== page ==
the Guardian (apparently something Nick Clegg
won’t stand for that). It seems as though the government wants to
push something through that has already been rejected by Europe’s
highest court, and its own ISPs. A change like this could make
GCHQ’s life a lot easier, and potentially lead to legal
justification (beyond the paltry ones we have already been provided with) for the mass
surveillance of UK citizens.
It’s possible the UK government would make an amendment to the
law that made it keep inline with the EU ruling. But at its core,
that ruling said the directive went against “the fundamental right
to respect for private life and the fundamental right to the
protection of personal data”, particularly because that data would
be stored in bulk, leaving it vulnerable. According to the Register the UK is now apparently proposing for data to be
retained for 12 months, rather than the two years put to the EU, so
it might be it thinks this is a compromise enough.
Whatever the legalese that will be proffered by the government
if this new amendment does come to light, it’s clear the UK
government has no intention of shelving the Snooper’s Charter. When
the ECJ rejected the Data Retention Directive in its current form
in April, a spokesperson for the government told the
BBC: “We cannot be in a position where service providers are
unable to retain this data.”
Equally, last year minster for security James Brokenshire, said
the Communications Data Bill would be introduced “at the earliest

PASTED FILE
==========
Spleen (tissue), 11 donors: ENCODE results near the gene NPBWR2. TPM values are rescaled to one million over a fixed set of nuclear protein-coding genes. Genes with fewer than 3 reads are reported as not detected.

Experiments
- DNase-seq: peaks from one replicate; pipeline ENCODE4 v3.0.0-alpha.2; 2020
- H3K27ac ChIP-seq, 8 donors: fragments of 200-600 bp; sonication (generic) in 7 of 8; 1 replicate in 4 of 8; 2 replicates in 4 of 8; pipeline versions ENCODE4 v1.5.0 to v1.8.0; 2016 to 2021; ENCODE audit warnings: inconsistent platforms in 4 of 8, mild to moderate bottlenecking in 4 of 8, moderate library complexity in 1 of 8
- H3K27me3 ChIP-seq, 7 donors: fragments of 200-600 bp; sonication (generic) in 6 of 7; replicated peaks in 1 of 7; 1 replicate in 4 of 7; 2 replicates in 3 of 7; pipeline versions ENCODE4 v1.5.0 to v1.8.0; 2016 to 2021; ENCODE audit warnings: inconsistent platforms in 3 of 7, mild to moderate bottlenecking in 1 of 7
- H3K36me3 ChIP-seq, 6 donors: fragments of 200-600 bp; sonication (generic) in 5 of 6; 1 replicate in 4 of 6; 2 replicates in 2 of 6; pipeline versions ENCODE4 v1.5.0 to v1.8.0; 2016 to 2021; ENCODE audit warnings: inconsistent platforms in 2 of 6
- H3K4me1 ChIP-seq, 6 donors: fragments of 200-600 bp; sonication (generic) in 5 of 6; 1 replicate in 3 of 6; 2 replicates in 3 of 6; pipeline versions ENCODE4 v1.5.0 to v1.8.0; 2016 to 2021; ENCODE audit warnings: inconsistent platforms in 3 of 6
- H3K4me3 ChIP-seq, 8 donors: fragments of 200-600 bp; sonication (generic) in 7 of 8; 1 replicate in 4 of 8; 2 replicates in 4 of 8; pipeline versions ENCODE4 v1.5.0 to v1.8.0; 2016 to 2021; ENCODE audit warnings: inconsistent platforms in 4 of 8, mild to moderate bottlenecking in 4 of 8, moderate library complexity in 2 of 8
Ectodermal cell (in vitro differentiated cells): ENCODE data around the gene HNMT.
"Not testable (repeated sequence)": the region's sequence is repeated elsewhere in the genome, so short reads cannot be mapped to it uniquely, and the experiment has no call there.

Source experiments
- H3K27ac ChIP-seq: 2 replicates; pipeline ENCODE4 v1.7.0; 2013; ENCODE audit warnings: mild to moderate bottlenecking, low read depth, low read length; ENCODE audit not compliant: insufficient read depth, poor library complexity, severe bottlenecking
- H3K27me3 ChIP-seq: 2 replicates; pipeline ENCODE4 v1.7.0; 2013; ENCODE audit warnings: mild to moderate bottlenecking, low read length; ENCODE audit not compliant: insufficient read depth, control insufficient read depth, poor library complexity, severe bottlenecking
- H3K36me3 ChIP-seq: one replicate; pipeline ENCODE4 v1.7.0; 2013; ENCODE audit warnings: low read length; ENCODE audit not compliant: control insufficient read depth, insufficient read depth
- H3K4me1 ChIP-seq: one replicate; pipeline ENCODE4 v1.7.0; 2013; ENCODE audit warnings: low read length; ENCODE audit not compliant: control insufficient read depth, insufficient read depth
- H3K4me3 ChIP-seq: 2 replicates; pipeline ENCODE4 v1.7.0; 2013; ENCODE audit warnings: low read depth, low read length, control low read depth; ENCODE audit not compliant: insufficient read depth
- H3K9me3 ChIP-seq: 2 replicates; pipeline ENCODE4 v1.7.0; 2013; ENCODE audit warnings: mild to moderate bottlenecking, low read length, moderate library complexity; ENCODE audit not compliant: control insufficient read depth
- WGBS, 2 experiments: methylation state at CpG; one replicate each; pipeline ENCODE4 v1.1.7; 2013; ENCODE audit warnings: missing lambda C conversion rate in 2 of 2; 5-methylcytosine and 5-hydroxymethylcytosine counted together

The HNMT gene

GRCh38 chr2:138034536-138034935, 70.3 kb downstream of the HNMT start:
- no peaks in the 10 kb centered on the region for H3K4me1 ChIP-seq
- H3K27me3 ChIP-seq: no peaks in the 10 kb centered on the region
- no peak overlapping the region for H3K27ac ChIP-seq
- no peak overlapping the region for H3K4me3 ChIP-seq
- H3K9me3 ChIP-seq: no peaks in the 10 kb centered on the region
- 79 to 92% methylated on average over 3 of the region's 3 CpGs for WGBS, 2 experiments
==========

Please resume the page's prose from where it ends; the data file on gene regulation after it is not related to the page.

possible opportunity”, again, in spite of widespread concerns about
its legal validity.
Today, a Home Office spokesperson told Wired.co.uk: “The
retention of communications data is absolutely fundamental to
ensure law enforcement have the powers they need to investigate
crime, protect the public and ensure national security.
“We are carefully considering the European Court of
Justice’s judgment on data retention and are currently examining
potential next steps.”
This week’s covert decisions have been a longtime coming, and
seem to be largely unstoppable now. They have arrived in the
midst of a blanket of scaremongering, with the threat of returning
fighters catching more airtime than Snowden’s continued leaks,
and at a time when the UK government is both preoccupied with
validating GCHQ’s mass surveillance of its own citizens, and
preempting the “radicalisation” of British youths.
In June, David Cameron said in a statement: “The most important
thing of all is to stop this radicalisation in the first place.
That’s why my counter-extremism taskforce is about driving out the
extremist, poisonous narrative and getting it out of our schools,
getting it out of our universities, getting it out of our campuses,
getting it out of our prisons, confronting it wherever it appears,
because we know the end part of this extremist narrative can mean
people dead on our own streets.”
It’s of note that MP Brockenshire, back in March, publicly said
that the government needed to extend its controls of online
content. His words, that content “that may not be illegal but certainly is
unsavoury“, should be censored, seem all the
more relevant now these moves are being made to upend UK law in the
context of a media flurry around YouTube videos, Instagram shorts
It might just be that we are seeing the first move to begin a
preemptive strike on that “unsavoury” content.